Casey seems to be having difficulty verbalizing her instructions to Michelle. They discuss the pork belly prep. Michelle tells the camera she's worried about the pork belly because she fears they don't have enough time to get it tender. She personally would not have chosen it. Casey mutters to herself as she collects ingredients and tells us, "Sometimes it's almost easier to just do it yourself because as you're doing it you think of things. Or you might change something, or do something a little differently." Casey stands there and thinks aloud to Michelle about her menu. Michelle tells the camera that she's a minimalist, so every time Casey added something, she wanted to subtract. This is not boding well for a XX win.
Hung tells us how awesome it was to have Rocco supporting all his ideas. In the kitchen, Hung brings up Bourdain's blog: "He says he'd love to see a cook-off between you and I." "I'll tell you what," says Rocco. "Here's what we'll do -- we'll open a restaurant together. This way, Anthony will never know whose the better cook." HA! Hung giggles.
The Todd comments to Michelle how nice it is not to have to think for a change. Dale tells us that The Todd "is basically [his] prep bitch." I wouldn't say that to The Todd's face. His eyebrows shoot death rays. Meanwhile, Dale checks on some lobsters and brandy and comments, "Even though it is a celebrity chef that is my sous chef, I am confident at this point that I am a great chef and I am a great cook and I don't know if I want advice." He then instructs The Todd to chop some herbs a little finer. The Todd tells us, "The only critique I might say about Dale's menu is I'm a little worried he's made things a little too complex and some things may not meld together." Too complex? This from the guy who served wood-grilled salmon over mustard-chorizo mashed potatoes with clams and asparagus sauce, and whose "specials" menu had nine appetizers and ten entrees alongside an already tome-like regular menu printed on 11x17 paper. Simple, The Todd is not.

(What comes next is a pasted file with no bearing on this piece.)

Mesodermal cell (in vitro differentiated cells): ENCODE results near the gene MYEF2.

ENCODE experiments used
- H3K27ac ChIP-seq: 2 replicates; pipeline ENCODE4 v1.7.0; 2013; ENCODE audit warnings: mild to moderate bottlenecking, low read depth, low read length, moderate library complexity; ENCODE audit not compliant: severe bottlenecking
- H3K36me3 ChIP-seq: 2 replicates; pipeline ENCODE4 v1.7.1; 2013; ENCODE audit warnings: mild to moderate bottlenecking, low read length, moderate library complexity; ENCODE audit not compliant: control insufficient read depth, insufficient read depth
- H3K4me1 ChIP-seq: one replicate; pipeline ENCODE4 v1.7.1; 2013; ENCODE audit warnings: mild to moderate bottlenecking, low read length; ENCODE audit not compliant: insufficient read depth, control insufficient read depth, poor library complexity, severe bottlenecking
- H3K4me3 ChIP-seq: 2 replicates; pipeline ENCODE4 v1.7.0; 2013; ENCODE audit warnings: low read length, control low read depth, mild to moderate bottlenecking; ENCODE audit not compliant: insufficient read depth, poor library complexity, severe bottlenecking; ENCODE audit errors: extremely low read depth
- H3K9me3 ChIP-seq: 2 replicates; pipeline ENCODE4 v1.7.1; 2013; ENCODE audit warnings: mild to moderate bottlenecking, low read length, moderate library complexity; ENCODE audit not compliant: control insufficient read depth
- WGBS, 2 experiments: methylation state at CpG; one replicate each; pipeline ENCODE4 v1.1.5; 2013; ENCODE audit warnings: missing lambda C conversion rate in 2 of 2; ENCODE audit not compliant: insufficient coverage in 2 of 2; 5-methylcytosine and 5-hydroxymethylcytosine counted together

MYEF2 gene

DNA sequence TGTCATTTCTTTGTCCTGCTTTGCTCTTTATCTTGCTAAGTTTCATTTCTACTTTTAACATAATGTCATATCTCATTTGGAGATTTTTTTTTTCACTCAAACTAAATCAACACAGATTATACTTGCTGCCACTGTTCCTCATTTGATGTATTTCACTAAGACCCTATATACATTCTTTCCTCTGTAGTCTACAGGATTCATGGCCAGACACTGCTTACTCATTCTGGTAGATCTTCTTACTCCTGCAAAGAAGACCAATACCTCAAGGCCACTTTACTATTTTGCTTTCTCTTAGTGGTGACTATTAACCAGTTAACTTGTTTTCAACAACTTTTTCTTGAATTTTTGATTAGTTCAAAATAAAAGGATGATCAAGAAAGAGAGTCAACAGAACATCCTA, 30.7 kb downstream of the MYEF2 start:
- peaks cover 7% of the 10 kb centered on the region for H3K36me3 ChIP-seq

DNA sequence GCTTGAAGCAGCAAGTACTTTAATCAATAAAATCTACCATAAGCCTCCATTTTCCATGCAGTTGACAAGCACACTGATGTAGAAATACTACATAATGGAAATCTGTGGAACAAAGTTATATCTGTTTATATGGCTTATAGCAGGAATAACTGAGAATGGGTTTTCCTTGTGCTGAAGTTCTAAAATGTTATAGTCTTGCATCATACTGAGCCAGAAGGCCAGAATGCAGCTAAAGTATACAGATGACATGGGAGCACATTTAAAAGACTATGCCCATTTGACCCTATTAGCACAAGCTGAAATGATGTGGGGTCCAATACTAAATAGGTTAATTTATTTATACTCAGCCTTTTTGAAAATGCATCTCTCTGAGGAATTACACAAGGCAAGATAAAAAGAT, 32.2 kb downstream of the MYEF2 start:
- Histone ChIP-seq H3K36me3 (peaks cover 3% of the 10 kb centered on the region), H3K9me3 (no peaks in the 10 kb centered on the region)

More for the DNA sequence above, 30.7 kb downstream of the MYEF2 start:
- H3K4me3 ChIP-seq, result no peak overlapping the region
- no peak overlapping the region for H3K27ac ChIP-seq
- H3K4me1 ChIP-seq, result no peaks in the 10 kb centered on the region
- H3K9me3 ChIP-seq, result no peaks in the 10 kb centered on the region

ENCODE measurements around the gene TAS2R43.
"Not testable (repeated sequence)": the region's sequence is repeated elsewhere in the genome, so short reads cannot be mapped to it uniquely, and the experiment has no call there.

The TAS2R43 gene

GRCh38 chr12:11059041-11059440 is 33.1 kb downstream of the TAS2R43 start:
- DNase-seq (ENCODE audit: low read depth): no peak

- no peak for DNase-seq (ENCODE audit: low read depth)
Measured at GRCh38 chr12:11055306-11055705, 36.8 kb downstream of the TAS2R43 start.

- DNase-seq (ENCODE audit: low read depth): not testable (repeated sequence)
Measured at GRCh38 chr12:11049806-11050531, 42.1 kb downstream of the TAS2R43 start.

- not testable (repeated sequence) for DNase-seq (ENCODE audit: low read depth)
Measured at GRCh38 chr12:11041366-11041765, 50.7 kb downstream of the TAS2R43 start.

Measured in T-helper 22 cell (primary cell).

Dale comments that he had to deal with "altitude shenanigans," which lost him an hour when making the gnocchi. Also related to altitude, Casey has a hard time getting a boil, because the burners are adversely affected. Casey tells us, "At this high altitude, the burners work differently, the boiling point is different, it's tricky." But boiling point is lower at high altitudes, which would work to their advantage, so it's just the burners that are really problematic. However, since you can't ever get water to a temperature higher than 212°, even if you bring the water to a rolling boil, you aren't necessarily cooking your food the same way you'd be doing at 212°. Dale also bitches about a lack of boiling water, and is concerned about how his gnocchi are turning out. With forty-five minutes left, he has to change his gnocchi tactics.